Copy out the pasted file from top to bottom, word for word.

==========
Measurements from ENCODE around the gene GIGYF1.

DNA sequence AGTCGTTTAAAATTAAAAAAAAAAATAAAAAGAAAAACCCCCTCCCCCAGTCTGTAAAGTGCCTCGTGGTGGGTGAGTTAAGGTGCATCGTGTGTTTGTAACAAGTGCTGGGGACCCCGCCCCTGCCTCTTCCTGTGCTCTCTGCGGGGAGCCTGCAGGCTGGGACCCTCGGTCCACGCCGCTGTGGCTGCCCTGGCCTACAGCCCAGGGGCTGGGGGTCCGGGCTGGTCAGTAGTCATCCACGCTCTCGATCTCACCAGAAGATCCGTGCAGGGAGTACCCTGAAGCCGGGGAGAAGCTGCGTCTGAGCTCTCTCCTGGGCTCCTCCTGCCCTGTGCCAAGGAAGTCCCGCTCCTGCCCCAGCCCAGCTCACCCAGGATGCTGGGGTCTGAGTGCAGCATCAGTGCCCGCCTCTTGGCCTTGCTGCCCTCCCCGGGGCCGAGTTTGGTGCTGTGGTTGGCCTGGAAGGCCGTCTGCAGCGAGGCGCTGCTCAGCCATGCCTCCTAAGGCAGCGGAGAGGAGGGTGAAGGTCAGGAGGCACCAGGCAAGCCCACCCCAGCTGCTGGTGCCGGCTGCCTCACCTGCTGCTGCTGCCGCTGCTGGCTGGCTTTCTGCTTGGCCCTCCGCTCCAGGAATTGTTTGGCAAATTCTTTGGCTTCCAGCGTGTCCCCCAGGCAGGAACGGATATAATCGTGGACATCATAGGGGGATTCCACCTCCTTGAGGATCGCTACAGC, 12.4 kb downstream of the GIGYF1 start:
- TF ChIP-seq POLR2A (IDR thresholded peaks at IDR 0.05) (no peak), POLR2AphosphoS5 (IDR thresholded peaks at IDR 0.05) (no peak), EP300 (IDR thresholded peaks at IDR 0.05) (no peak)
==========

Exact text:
Measurements from ENCODE around the gene GIGYF1.

DNA sequence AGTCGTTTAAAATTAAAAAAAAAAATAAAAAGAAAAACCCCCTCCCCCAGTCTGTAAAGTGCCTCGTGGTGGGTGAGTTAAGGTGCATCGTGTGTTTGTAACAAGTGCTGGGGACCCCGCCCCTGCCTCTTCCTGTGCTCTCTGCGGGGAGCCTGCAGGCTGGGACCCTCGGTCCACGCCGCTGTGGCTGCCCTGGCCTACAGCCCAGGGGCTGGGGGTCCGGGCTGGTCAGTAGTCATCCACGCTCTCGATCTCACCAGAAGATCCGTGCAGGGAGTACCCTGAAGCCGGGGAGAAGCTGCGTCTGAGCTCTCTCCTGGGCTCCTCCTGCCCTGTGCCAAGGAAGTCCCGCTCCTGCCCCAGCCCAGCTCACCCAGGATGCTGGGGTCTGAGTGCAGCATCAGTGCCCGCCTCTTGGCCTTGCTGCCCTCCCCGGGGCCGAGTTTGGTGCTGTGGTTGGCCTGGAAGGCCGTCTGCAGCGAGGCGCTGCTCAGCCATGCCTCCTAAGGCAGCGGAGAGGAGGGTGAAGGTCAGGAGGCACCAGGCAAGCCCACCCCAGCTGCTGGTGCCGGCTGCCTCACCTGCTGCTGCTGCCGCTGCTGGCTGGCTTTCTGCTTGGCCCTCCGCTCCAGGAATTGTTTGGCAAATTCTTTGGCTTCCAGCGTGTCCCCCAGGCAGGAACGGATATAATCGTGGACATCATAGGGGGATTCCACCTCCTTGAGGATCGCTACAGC, 12.4 kb downstream of the GIGYF1 start:
- TF ChIP-seq POLR2A (IDR thresholded peaks at IDR 0.05) (no peak), POLR2AphosphoS5 (IDR thresholded peaks at IDR 0.05) (no peak), EP300 (IDR thresholded peaks at IDR 0.05) (no peak)